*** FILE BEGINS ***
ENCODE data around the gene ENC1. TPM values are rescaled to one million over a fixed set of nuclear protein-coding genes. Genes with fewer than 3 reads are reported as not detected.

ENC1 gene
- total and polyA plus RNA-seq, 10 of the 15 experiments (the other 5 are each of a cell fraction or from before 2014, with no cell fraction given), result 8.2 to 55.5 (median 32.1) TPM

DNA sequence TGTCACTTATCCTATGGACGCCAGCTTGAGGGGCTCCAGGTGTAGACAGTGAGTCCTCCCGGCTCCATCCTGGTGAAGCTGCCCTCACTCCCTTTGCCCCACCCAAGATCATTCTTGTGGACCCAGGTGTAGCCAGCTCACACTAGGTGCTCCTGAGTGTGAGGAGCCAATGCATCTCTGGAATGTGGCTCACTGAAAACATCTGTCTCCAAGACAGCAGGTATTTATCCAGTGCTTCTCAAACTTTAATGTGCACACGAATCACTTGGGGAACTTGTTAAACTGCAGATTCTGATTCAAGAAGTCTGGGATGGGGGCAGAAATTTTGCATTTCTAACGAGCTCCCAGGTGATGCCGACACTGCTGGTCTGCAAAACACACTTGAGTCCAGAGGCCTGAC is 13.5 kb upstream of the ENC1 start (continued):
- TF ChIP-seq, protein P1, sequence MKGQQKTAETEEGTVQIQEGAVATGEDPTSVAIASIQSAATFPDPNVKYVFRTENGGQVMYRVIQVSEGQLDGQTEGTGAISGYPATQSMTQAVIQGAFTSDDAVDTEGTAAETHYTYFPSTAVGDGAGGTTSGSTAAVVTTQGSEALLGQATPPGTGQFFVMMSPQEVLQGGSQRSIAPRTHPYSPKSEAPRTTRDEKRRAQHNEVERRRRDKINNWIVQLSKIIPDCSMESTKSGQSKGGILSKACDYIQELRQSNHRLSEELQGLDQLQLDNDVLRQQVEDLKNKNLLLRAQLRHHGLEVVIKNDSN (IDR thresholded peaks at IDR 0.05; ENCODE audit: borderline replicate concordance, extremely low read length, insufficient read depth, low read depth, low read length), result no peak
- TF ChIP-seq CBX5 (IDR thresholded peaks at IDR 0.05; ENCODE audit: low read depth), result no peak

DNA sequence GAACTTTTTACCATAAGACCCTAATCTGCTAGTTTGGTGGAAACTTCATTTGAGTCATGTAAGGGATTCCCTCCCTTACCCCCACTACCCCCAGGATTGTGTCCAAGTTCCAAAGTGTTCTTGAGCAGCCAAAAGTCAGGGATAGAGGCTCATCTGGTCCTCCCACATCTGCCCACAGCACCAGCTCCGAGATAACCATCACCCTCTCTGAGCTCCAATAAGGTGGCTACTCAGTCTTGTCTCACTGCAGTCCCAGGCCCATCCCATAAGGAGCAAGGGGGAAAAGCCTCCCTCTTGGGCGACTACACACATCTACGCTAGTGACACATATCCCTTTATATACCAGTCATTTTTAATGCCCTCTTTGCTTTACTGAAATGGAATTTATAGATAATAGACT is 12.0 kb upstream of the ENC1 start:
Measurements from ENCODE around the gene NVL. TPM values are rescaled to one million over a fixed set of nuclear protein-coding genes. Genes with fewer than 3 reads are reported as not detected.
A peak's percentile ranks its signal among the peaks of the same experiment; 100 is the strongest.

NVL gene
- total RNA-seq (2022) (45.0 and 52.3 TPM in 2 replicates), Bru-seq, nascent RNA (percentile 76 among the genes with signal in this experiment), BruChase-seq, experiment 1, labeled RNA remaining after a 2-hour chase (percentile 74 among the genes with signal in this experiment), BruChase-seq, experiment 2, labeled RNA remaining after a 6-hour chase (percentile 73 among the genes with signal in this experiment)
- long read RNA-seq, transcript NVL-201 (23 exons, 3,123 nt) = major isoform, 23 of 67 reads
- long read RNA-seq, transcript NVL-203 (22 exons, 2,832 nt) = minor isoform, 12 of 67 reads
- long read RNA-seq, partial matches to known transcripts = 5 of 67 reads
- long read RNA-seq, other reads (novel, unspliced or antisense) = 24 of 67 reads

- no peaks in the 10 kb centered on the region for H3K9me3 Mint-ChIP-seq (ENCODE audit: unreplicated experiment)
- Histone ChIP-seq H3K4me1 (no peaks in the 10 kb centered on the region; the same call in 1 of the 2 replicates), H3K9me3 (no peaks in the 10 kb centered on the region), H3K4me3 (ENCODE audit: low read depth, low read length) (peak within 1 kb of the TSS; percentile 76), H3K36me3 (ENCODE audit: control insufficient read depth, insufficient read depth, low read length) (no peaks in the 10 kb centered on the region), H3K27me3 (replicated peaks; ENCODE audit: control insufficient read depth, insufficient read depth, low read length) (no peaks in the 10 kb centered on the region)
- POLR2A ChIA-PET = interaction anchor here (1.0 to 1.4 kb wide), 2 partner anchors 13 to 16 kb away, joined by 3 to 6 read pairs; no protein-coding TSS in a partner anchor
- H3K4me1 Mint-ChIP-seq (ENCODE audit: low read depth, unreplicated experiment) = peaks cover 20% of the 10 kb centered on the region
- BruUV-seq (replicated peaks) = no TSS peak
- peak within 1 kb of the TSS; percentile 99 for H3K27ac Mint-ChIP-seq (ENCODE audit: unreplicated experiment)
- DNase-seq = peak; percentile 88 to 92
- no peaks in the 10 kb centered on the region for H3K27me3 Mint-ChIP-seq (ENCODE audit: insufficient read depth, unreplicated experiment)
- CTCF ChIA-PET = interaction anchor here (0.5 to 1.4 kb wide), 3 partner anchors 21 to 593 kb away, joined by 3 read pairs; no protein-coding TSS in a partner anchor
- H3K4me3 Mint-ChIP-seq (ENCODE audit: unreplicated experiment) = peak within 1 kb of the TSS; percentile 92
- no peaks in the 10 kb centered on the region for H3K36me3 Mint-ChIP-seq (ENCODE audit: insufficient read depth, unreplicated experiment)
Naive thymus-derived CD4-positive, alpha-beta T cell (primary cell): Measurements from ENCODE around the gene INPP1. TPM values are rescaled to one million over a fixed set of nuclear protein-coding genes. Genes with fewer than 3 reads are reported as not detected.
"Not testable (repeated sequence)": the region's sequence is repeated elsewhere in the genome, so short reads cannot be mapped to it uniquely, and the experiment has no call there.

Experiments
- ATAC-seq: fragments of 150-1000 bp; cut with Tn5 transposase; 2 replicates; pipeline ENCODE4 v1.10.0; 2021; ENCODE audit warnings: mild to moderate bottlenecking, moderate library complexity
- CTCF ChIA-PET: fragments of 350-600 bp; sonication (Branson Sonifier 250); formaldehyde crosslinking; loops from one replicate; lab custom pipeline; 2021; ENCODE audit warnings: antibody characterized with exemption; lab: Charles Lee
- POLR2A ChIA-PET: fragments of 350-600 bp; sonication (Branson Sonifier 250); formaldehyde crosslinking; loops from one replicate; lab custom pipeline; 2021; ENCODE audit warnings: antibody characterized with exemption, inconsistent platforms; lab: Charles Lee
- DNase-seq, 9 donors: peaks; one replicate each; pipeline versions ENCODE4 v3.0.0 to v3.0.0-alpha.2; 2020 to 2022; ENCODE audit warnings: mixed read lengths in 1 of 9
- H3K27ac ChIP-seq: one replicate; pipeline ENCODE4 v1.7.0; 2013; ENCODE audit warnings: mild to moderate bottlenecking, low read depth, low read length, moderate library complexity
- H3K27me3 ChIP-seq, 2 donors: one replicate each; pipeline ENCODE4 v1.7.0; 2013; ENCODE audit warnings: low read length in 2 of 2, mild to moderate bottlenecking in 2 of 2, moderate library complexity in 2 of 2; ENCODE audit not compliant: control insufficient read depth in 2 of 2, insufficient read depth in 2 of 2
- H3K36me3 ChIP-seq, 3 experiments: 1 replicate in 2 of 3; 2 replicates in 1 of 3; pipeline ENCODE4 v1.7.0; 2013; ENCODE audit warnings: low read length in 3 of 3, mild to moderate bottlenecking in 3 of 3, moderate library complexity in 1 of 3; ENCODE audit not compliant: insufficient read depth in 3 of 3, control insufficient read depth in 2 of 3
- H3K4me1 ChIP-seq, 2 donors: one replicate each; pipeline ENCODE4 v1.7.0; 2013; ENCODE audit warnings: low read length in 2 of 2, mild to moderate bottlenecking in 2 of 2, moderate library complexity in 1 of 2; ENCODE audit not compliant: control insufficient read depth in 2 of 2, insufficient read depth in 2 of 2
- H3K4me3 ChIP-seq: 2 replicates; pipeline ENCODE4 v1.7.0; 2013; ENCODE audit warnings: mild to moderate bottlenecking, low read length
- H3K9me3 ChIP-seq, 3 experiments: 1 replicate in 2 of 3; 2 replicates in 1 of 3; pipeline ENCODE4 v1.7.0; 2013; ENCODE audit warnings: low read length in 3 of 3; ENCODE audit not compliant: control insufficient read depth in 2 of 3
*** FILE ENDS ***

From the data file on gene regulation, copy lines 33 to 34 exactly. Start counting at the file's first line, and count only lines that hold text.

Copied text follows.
- DNase-seq, 9 donors: peaks; one replicate each; pipeline versions ENCODE4 v3.0.0 to v3.0.0-alpha.2; 2020 to 2022; ENCODE audit warnings: mixed read lengths in 1 of 9
- H3K27ac ChIP-seq: one replicate; pipeline ENCODE4 v1.7.0; 2013; ENCODE audit warnings: mild to moderate bottlenecking, low read depth, low read length, moderate library complexity